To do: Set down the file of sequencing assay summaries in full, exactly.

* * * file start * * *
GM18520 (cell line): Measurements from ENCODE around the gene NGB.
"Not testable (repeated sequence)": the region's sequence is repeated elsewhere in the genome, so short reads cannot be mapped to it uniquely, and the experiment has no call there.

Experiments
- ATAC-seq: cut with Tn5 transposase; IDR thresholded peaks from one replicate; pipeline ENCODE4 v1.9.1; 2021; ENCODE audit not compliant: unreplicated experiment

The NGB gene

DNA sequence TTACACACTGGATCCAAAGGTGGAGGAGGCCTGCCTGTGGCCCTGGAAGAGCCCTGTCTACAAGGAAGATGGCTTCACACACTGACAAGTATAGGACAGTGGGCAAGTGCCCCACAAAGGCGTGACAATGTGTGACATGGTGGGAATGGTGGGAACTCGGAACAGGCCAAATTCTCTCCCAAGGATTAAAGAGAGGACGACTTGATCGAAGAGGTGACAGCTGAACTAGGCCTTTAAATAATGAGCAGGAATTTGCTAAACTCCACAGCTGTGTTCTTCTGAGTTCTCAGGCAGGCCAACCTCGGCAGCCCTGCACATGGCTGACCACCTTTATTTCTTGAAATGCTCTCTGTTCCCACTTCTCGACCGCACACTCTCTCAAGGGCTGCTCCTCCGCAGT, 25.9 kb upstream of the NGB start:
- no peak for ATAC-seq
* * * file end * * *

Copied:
GM18520 (cell line): Measurements from ENCODE around the gene NGB.
"Not testable (repeated sequence)": the region's sequence is repeated elsewhere in the genome, so short reads cannot be mapped to it uniquely, and the experiment has no call there.

Experiments
- ATAC-seq: cut with Tn5 transposase; IDR thresholded peaks from one replicate; pipeline ENCODE4 v1.9.1; 2021; ENCODE audit not compliant: unreplicated experiment

The NGB gene

DNA sequence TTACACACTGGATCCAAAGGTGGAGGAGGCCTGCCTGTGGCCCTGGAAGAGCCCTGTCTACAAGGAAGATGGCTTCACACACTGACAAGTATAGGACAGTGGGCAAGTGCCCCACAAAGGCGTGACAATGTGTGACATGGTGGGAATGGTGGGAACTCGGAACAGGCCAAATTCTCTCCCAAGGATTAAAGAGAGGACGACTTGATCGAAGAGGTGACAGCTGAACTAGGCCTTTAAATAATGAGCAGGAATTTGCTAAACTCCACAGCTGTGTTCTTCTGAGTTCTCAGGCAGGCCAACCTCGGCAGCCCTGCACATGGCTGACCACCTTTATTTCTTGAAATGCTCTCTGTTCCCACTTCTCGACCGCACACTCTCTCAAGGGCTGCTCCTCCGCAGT, 25.9 kb upstream of the NGB start:
- no peak for ATAC-seq